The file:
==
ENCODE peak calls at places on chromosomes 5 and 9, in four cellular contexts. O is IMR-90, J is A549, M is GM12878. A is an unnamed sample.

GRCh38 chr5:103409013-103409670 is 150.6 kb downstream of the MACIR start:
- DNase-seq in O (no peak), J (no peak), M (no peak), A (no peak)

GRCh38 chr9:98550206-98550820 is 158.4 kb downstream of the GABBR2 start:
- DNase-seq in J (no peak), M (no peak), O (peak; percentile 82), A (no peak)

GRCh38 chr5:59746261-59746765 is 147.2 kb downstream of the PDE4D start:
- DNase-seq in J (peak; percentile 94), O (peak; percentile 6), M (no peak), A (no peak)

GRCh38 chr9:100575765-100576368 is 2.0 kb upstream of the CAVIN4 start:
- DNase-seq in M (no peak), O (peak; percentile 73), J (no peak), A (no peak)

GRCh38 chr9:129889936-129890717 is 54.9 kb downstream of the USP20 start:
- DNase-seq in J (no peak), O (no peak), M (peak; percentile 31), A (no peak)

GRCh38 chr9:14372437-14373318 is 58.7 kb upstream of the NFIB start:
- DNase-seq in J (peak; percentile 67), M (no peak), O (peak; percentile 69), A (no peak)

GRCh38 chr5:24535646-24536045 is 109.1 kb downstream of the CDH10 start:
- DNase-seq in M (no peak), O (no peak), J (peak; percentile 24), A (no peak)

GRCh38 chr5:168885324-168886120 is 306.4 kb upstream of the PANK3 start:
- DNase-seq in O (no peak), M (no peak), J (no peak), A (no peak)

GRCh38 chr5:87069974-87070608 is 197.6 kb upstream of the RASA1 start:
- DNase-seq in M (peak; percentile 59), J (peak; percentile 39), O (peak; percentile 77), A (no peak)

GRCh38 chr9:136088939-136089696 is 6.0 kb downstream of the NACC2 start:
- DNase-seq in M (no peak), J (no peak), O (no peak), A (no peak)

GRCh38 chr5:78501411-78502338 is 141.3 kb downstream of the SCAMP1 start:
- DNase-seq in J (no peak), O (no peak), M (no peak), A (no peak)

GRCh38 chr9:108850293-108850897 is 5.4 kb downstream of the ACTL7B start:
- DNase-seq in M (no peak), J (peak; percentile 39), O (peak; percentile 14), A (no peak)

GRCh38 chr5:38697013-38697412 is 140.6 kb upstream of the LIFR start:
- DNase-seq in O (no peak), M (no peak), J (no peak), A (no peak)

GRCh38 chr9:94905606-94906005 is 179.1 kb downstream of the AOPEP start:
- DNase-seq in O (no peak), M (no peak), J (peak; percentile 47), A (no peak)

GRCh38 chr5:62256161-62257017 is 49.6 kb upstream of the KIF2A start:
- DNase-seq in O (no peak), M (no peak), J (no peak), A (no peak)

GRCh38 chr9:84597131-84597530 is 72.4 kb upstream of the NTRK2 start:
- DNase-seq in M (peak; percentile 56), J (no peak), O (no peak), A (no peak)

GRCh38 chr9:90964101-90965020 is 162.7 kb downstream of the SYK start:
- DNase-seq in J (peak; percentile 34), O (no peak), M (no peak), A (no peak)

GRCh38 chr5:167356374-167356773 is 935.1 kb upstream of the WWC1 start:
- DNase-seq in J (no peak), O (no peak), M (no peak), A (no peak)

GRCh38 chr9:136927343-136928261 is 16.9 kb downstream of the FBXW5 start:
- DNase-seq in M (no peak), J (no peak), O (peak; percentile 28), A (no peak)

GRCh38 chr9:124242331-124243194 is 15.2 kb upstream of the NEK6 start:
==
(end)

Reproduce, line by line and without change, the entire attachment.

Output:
ENCODE peak calls at places on chromosomes 5 and 9, in four cellular contexts. O is IMR-90, J is A549, M is GM12878. A is an unnamed sample.

GRCh38 chr5:103409013-103409670 is 150.6 kb downstream of the MACIR start:
- DNase-seq in O (no peak), J (no peak), M (no peak), A (no peak)

GRCh38 chr9:98550206-98550820 is 158.4 kb downstream of the GABBR2 start:
- DNase-seq in J (no peak), M (no peak), O (peak; percentile 82), A (no peak)

GRCh38 chr5:59746261-59746765 is 147.2 kb downstream of the PDE4D start:
- DNase-seq in J (peak; percentile 94), O (peak; percentile 6), M (no peak), A (no peak)

GRCh38 chr9:100575765-100576368 is 2.0 kb upstream of the CAVIN4 start:
- DNase-seq in M (no peak), O (peak; percentile 73), J (no peak), A (no peak)

GRCh38 chr9:129889936-129890717 is 54.9 kb downstream of the USP20 start:
- DNase-seq in J (no peak), O (no peak), M (peak; percentile 31), A (no peak)

GRCh38 chr9:14372437-14373318 is 58.7 kb upstream of the NFIB start:
- DNase-seq in J (peak; percentile 67), M (no peak), O (peak; percentile 69), A (no peak)

GRCh38 chr5:24535646-24536045 is 109.1 kb downstream of the CDH10 start:
- DNase-seq in M (no peak), O (no peak), J (peak; percentile 24), A (no peak)

GRCh38 chr5:168885324-168886120 is 306.4 kb upstream of the PANK3 start:
- DNase-seq in O (no peak), M (no peak), J (no peak), A (no peak)

GRCh38 chr5:87069974-87070608 is 197.6 kb upstream of the RASA1 start:
- DNase-seq in M (peak; percentile 59), J (peak; percentile 39), O (peak; percentile 77), A (no peak)

GRCh38 chr9:136088939-136089696 is 6.0 kb downstream of the NACC2 start:
- DNase-seq in M (no peak), J (no peak), O (no peak), A (no peak)

GRCh38 chr5:78501411-78502338 is 141.3 kb downstream of the SCAMP1 start:
- DNase-seq in J (no peak), O (no peak), M (no peak), A (no peak)

GRCh38 chr9:108850293-108850897 is 5.4 kb downstream of the ACTL7B start:
- DNase-seq in M (no peak), J (peak; percentile 39), O (peak; percentile 14), A (no peak)

GRCh38 chr5:38697013-38697412 is 140.6 kb upstream of the LIFR start:
- DNase-seq in O (no peak), M (no peak), J (no peak), A (no peak)

GRCh38 chr9:94905606-94906005 is 179.1 kb downstream of the AOPEP start:
- DNase-seq in O (no peak), M (no peak), J (peak; percentile 47), A (no peak)

GRCh38 chr5:62256161-62257017 is 49.6 kb upstream of the KIF2A start:
- DNase-seq in O (no peak), M (no peak), J (no peak), A (no peak)

GRCh38 chr9:84597131-84597530 is 72.4 kb upstream of the NTRK2 start:
- DNase-seq in M (peak; percentile 56), J (no peak), O (no peak), A (no peak)

GRCh38 chr9:90964101-90965020 is 162.7 kb downstream of the SYK start:
- DNase-seq in J (peak; percentile 34), O (no peak), M (no peak), A (no peak)

GRCh38 chr5:167356374-167356773 is 935.1 kb upstream of the WWC1 start:
- DNase-seq in J (no peak), O (no peak), M (no peak), A (no peak)

GRCh38 chr9:136927343-136928261 is 16.9 kb downstream of the FBXW5 start:
- DNase-seq in M (no peak), J (no peak), O (peak; percentile 28), A (no peak)

GRCh38 chr9:124242331-124243194 is 15.2 kb upstream of the NEK6 start: